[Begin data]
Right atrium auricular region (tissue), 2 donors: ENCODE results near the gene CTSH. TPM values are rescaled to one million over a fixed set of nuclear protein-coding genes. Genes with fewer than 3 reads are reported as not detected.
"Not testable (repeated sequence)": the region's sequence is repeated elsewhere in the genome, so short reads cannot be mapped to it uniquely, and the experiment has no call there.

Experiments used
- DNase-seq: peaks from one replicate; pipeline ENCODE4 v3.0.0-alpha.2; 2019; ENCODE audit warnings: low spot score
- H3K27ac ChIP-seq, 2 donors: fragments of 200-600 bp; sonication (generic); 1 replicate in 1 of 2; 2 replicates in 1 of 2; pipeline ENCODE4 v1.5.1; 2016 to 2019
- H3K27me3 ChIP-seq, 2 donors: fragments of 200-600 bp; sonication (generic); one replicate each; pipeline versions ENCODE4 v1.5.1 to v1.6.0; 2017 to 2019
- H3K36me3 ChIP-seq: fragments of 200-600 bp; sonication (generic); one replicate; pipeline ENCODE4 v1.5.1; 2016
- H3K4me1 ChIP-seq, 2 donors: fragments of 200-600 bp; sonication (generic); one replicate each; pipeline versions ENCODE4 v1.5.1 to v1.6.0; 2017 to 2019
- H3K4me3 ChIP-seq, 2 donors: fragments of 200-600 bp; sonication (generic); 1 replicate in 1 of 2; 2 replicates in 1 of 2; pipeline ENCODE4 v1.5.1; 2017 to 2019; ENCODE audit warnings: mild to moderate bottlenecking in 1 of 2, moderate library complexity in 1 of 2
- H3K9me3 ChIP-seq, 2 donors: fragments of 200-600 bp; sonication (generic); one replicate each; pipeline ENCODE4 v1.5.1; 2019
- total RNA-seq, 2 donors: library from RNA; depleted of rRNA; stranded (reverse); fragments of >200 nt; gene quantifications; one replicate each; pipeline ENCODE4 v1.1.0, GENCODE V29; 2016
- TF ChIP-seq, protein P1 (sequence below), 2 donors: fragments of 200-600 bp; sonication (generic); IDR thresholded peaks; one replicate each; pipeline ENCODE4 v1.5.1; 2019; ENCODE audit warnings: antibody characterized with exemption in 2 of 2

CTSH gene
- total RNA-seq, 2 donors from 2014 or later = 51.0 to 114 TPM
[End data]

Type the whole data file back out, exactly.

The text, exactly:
Right atrium auricular region (tissue), 2 donors: ENCODE results near the gene CTSH. TPM values are rescaled to one million over a fixed set of nuclear protein-coding genes. Genes with fewer than 3 reads are reported as not detected.
"Not testable (repeated sequence)": the region's sequence is repeated elsewhere in the genome, so short reads cannot be mapped to it uniquely, and the experiment has no call there.

Experiments used
- DNase-seq: peaks from one replicate; pipeline ENCODE4 v3.0.0-alpha.2; 2019; ENCODE audit warnings: low spot score
- H3K27ac ChIP-seq, 2 donors: fragments of 200-600 bp; sonication (generic); 1 replicate in 1 of 2; 2 replicates in 1 of 2; pipeline ENCODE4 v1.5.1; 2016 to 2019
- H3K27me3 ChIP-seq, 2 donors: fragments of 200-600 bp; sonication (generic); one replicate each; pipeline versions ENCODE4 v1.5.1 to v1.6.0; 2017 to 2019
- H3K36me3 ChIP-seq: fragments of 200-600 bp; sonication (generic); one replicate; pipeline ENCODE4 v1.5.1; 2016
- H3K4me1 ChIP-seq, 2 donors: fragments of 200-600 bp; sonication (generic); one replicate each; pipeline versions ENCODE4 v1.5.1 to v1.6.0; 2017 to 2019
- H3K4me3 ChIP-seq, 2 donors: fragments of 200-600 bp; sonication (generic); 1 replicate in 1 of 2; 2 replicates in 1 of 2; pipeline ENCODE4 v1.5.1; 2017 to 2019; ENCODE audit warnings: mild to moderate bottlenecking in 1 of 2, moderate library complexity in 1 of 2
- H3K9me3 ChIP-seq, 2 donors: fragments of 200-600 bp; sonication (generic); one replicate each; pipeline ENCODE4 v1.5.1; 2019
- total RNA-seq, 2 donors: library from RNA; depleted of rRNA; stranded (reverse); fragments of >200 nt; gene quantifications; one replicate each; pipeline ENCODE4 v1.1.0, GENCODE V29; 2016
- TF ChIP-seq, protein P1 (sequence below), 2 donors: fragments of 200-600 bp; sonication (generic); IDR thresholded peaks; one replicate each; pipeline ENCODE4 v1.5.1; 2019; ENCODE audit warnings: antibody characterized with exemption in 2 of 2

CTSH gene
- total RNA-seq, 2 donors from 2014 or later = 51.0 to 114 TPM